He knew these people before he was married. Sad to see us, they asked us to stay.

But by then we’d seen dead animals and fires at the edge of the garbage dump,
smoke lingering in the orange peels and eggshells, cigarette butts and toys.
We’d heard arguments through the floorboards, moved into houses with dirty sinks
and medicine abandoned behind the bathroom mirror.
We’d departed together, in the middle of the night, in the middle of the school year,
to sleep in campgrounds and fields.
We’d listened to the snow muffle our voices as it lit the night sky,
tree boughs soft and heavy and quiet.

We felt the inward pull of family,
like underwater branches against our legs in the lake.

Will you leave us some clues before you go?
We need to know fool’s gold from the real thing,
the names of the people who broke your nose,
and should you kiss the girl on your right when you see a car with one light?

'Windshield #1'
photo by Samantha Malay, on the way to Colville, Washington, 1990

Albany
by Samantha Malay
published in Burningword Literary Journal, issue 84, October 2017
https://burningword.com/tag/84/

 
for a while he worked at a school up the road
and told us not to talk to the boys who lived there
but trouble started inside our house

the hole in the rug
the beet-stained cloth
the dark-winged insect in the unslept night

haste hid his plan
and a dearth of kin
like the letters in the glovebox
from friends who fed our animals
and doubted our return

the unclasped necklace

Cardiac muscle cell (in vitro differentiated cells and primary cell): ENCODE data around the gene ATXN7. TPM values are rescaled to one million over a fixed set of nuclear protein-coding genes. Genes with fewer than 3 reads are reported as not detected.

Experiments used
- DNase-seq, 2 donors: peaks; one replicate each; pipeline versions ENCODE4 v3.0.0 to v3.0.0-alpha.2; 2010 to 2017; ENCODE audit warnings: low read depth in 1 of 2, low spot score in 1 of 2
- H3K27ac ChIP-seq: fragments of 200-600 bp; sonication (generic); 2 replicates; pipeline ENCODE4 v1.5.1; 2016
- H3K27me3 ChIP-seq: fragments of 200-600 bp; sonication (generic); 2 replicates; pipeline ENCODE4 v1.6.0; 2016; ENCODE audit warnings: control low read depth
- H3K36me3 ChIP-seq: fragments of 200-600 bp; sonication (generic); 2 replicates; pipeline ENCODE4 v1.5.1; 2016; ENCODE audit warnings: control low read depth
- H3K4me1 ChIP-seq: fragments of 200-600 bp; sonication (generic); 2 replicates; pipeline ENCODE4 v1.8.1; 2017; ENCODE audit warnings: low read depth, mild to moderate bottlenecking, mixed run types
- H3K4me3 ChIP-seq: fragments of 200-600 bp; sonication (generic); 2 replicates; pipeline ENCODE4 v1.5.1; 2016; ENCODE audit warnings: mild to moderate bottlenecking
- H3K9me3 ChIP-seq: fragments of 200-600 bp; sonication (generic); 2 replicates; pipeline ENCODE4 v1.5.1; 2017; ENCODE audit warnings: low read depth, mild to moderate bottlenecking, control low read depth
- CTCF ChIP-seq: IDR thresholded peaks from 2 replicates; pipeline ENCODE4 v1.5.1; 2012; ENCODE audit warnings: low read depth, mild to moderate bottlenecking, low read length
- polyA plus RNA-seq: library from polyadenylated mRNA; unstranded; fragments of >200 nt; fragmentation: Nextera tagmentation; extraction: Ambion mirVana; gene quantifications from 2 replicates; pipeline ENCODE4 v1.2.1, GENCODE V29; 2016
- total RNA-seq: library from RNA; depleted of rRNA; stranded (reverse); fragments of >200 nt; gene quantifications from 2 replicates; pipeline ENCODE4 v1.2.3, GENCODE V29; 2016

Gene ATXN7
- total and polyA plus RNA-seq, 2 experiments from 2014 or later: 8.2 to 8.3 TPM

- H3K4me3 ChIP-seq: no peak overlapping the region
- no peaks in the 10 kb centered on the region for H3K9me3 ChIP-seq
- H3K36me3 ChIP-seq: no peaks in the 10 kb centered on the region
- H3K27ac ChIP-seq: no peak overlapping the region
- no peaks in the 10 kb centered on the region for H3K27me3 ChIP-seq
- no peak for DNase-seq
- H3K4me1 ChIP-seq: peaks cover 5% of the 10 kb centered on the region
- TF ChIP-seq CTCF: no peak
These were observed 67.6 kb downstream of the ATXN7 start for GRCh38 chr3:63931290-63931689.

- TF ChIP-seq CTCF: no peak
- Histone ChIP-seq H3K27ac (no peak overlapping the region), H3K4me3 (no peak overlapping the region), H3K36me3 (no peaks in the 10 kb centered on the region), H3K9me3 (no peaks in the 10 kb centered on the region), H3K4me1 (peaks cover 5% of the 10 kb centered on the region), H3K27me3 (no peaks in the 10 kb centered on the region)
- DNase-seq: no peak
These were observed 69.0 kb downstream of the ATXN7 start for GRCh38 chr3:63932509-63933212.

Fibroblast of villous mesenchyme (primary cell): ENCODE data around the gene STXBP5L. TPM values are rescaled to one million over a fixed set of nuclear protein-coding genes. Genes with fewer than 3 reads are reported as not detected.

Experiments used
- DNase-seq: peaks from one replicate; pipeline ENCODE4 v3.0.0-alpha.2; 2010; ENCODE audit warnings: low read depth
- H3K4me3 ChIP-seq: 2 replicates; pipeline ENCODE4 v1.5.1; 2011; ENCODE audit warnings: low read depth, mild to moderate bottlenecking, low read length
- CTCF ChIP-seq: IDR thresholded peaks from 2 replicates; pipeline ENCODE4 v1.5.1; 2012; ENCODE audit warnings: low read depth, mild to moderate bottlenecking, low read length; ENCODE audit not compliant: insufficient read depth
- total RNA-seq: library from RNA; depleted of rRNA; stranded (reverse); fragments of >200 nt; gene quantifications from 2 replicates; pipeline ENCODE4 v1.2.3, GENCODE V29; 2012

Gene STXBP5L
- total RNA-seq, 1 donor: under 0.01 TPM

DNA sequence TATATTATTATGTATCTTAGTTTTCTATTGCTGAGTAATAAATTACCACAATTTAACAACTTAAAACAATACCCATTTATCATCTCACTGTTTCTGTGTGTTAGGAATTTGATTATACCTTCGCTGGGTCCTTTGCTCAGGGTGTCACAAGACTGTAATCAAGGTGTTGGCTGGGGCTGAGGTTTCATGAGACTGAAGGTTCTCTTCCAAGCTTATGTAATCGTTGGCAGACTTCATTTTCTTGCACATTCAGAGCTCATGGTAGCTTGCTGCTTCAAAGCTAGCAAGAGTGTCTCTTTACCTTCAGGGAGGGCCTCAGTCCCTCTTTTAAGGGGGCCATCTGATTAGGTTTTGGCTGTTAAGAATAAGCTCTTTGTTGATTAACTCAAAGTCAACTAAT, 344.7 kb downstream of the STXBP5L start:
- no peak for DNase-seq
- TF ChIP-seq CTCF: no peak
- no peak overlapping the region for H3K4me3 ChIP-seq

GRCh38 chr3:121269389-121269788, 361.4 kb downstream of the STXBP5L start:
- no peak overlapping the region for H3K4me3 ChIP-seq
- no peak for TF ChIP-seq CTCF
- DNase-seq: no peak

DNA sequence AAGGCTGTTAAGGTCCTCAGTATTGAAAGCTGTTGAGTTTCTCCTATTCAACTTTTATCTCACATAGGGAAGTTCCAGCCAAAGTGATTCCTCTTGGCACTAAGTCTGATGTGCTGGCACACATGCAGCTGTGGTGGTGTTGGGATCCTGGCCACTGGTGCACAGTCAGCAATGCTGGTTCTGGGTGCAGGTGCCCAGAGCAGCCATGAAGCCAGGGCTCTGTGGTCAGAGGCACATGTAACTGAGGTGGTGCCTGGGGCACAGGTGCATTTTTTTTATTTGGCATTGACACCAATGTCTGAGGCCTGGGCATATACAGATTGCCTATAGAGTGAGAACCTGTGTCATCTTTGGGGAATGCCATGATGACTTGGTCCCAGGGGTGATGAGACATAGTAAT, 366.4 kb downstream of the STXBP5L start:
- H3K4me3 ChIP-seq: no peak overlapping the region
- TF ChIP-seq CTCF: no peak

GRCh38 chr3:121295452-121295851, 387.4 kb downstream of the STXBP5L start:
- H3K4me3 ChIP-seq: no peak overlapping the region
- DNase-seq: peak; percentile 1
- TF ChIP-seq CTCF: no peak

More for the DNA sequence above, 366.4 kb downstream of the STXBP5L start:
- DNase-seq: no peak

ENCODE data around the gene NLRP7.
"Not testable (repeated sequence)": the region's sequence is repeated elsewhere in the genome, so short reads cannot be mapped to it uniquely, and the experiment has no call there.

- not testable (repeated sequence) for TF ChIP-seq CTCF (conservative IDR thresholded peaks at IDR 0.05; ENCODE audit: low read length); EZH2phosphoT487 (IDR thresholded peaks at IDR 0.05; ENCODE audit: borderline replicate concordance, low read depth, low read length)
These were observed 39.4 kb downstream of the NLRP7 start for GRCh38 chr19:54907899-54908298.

the bruise on the knuckle
the heat of the day trapped in the car

see the bend in the river
where he longed for the coast
and numbered the things he could part with

stand on the porch
of the house near the train tracks
where we curled on the floor
in one room together
and outgrew our clothes
by the end of winter

'Rear View #1'
photo by Samantha Malay, on the way to Colville, Washington, 1990

Rimrock Ranch
by Samantha Malay
published in Sheila-Na-Gig, volume 1.4, Summer 2017
Volume 1.4, Summer 2017 — The Poets

 
My sister and I squint at the sun
hair clasped to our foreheads with metal barrettes
skirts pieced from old jeans for the first day of school.

We saw clothes in the underbrush flattened by rain
a car door open in the middle of the street
an earring lost down the drain in the sink.

The apartment flooded from kitchen to bathroom
so we laid a boardwalk of two-by-four lumber
but talk of a cake and our lack of ingredients
left us unsettled the rest of the day.

With our backs to the baseboards
we can listen for crickets
and keep our doubts hidden
where they feel like dissent.

Picture our mailbox covered in snow
and boots near the stove to dry overnight.

The flaw in our plans
was faith in our bond
and the trouble behind us
troubles us now.

'Acme Equip. Co. #1'
photo by Samantha Malay, Las Vegas, Nevada, 1990

Homestead
by Samantha Malay
published in Sheila-Na-Gig, volume 1.4, Summer 2017
Volume 1.4, Summer 2017 — The Poets

 
pull the pit from the plum
wash your hair in the sink
open the window
to the mid-August heat
where shadows unspool
between distant trains
and voices in the alley
we will step around
the toys on the sidewalk
and hitchhike in spring
to the edge of the woods

a plane crossed the sky
as we stood in the field
and shook pebbles from our shoes
on our way to the creek

we arrived at the homestead
with untrained hands
and faith in our ability
to find comfort in solitude

daughter, daughter, son
do you see the days we had ahead of us
when the mailbox was empty
and there was nothing left to hock?

did we push our luck
shrug our bond
carry our sorrows to the next town?